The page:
2022 Veggie gardens!

I’m trying to toe the line between using environmentally friendly methods and wanting to get the ants out of the yard. We have some bait set out but it worries me a little because I don’t want to hurt the lizards and birds. Except for the g-d hawks, I hate them.

These are bait traps with an ant-sized entry, and - unless they’re very small - I don’t see how a lizard or bird could get to the poison. Or are you worried about a poisoned ant getting eaten?


I was worried about both, but you’ve reassured me by 50%- thank you

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Yesterday’s pick (along with the daily ration of corn - not shown).

Cabbage and peas are officially done until the fall crop. Green beans in a lull after the first wave (more coming). Blueberries about 75% done. Tomatoes (and cukes - none yesterday) just getting started.


Send your hawks here. We need more of them to eat rabbits.

Another day of harvest: in total eight 25-gallon containers of shallots, red onions and storage onions (not all are shown in the photos). About 50% shallots, and 25% each of the other. The red onions don’t store well and will get used first, but the others do. This should hold us until spring in the allium department.



Do you use the greens?

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I have fooled around with them, because I think having an understanding of how to use them is a good skill to have, but typically I do not. If we ever had a lean year or were hard-scrabble subsistence living, I certainly would!

I like to grow a lot of scallions, also, and tend to reach for those first as far as greens go.


Today’s veg, plus 3 zucchini.


Garden porn! I love it. Are the shallots in the pictures? Mine are so small!

I get greedy and probably plant too many in a container.


The shallots are the long row of pots. They’re “banana” shallots, or so we think. We start them from seed. In the past, they’ve always had a more elongated shape. Not so much this year. Don’t know whether to blame the weather, the site we picked for the pots (too shady), or the seed. They’ll be fine to cook with, in any case.


The last few stalks of our 2022 corn harvest. :sob: :sob: :sob:

One of our best years ever, despite the cold temps and late season. It lasted 9 days - the first day was just a hair under-ripe and the final two days, including today, kinda starchy. Everything in between was sheer heaven. Every cob got eaten, with no bits for the freezer.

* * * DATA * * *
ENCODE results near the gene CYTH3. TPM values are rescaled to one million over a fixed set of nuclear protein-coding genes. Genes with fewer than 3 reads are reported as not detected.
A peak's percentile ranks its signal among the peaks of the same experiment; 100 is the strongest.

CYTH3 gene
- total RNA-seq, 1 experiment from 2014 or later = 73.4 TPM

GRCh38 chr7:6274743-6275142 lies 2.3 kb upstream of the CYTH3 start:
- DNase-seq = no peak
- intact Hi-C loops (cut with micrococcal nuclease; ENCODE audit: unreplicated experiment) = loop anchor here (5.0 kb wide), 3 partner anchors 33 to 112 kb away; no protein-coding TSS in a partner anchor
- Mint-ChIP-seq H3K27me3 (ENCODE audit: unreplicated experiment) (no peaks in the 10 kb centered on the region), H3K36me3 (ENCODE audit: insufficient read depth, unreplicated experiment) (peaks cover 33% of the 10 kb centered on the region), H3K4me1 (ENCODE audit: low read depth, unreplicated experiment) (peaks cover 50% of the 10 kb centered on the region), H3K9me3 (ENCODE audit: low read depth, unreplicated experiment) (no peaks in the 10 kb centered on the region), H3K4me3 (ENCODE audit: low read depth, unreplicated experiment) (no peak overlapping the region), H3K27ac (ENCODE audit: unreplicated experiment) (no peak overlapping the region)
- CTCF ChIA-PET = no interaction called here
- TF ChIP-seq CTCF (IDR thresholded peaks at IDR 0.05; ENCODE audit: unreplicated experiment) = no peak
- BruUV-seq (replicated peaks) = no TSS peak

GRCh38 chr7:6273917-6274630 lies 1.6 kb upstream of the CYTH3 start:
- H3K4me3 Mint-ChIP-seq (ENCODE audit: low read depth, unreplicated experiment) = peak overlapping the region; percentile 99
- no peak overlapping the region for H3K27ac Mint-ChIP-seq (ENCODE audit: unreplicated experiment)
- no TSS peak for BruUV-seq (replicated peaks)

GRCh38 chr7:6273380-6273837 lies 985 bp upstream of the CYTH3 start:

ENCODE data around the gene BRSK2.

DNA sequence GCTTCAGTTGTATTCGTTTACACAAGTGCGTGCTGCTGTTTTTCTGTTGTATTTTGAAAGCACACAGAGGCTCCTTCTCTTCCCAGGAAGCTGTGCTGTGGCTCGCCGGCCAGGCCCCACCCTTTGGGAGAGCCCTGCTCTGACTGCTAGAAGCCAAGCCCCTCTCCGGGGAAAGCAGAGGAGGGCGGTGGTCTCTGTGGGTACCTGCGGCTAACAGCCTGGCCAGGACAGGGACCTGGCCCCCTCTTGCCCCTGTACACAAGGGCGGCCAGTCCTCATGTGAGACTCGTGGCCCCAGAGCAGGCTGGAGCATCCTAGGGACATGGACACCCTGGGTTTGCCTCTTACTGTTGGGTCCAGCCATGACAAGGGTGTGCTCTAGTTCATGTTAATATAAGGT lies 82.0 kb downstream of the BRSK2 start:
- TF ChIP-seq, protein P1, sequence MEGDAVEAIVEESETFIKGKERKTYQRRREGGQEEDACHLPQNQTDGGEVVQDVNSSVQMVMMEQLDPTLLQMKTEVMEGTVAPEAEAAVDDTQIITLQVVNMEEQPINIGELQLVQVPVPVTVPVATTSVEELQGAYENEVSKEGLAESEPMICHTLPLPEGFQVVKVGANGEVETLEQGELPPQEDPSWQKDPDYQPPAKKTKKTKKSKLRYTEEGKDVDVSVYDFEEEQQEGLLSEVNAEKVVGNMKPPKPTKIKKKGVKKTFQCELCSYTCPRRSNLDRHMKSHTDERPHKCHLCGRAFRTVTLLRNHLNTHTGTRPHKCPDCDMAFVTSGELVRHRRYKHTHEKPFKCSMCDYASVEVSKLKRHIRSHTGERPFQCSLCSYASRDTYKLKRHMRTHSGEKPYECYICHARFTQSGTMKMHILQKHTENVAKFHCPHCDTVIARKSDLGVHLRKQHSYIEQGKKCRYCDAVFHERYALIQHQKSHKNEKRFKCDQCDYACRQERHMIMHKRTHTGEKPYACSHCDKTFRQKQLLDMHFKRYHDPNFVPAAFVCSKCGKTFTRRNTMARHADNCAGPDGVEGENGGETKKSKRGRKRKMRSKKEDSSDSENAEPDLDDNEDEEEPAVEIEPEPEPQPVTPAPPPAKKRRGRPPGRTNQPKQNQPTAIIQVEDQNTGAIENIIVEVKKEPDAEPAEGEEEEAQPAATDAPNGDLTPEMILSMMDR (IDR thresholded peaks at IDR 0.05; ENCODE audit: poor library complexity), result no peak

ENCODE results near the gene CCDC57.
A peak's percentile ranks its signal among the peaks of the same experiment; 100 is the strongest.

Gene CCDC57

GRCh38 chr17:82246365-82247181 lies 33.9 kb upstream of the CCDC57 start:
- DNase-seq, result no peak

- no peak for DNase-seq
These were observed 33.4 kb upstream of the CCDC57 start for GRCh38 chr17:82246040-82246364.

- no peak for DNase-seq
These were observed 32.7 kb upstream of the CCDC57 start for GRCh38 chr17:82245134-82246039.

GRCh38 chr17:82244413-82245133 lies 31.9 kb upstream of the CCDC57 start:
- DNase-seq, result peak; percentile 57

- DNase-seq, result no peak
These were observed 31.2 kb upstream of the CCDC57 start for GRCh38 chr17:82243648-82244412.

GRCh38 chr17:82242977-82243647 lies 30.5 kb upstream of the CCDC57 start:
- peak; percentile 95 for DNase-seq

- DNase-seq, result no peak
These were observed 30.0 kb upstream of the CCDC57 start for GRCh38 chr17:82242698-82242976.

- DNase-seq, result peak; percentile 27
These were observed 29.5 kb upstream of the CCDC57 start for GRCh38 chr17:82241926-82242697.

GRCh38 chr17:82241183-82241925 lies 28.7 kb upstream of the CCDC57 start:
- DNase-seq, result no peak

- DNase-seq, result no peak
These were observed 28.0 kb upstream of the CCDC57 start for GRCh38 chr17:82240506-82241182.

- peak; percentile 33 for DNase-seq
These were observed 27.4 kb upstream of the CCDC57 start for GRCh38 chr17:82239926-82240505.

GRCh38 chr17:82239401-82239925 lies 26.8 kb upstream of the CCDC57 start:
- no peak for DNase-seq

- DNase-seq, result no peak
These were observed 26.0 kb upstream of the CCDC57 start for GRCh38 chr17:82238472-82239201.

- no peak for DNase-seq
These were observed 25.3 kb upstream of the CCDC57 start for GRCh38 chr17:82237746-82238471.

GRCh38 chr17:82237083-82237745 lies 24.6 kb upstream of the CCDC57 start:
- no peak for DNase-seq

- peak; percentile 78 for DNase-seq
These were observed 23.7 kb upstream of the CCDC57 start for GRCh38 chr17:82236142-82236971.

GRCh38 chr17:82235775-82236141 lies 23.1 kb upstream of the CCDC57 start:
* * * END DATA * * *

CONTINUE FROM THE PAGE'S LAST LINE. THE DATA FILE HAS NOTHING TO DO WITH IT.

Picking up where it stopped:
You can see our pole beans in the background.


How long did it take your ears to grow after the tassels showed up? The tassels are just emerging on my corn stalks.

This year we had tassels and silk showing on July 1st. The tassels didn’t start shedding pollen until the 8th, and pollination went on through the 13th. The corn was fully ripe on the 29th (16 days later), although we started peeking to check about 14 days after the end of pollination.

I’ve mentioned that we hand pollinate once the tassels start shedding, which happens under suitable conditions (you can read about that process here). With a patch as small as ours (10 x 3 stalks), it has helped enormously to populate the ears fully. Our property can get very windy, and without the assist, I think most of the shed pollen was by-passing the silk.

Some people cut-off or strip the tassels to collect the pollen; we prefer to leave the tassels intact but knock the pollen off into a large container by shaking the tassel over it. Then we use a dry paint-brush to scoop out and sprinkle the collected pollen over the silks.

There … more than you asked for or probably wanted to know. :stuck_out_tongue_closed_eyes:


Absolutely happy you told me.

I haven’t tried pollinating in the past. I have around 40 stalks right now.

Oh - sounds good! Enjoy!

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I’m really happy with the way this curry leaf plant has rebounded. Wish I had cut it sooner, rather than having a stick for so long! It is loving the heat and humidity and I will keep it as humid as possible over the winter. Moving into a house with radiators rather than forced air and hope my plants love it as much as I do.


It’s looking good!

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Poor little bunnies!

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Sunday market in Ubud, Indonesia
Credit: Roozbeh Rokni, Flickr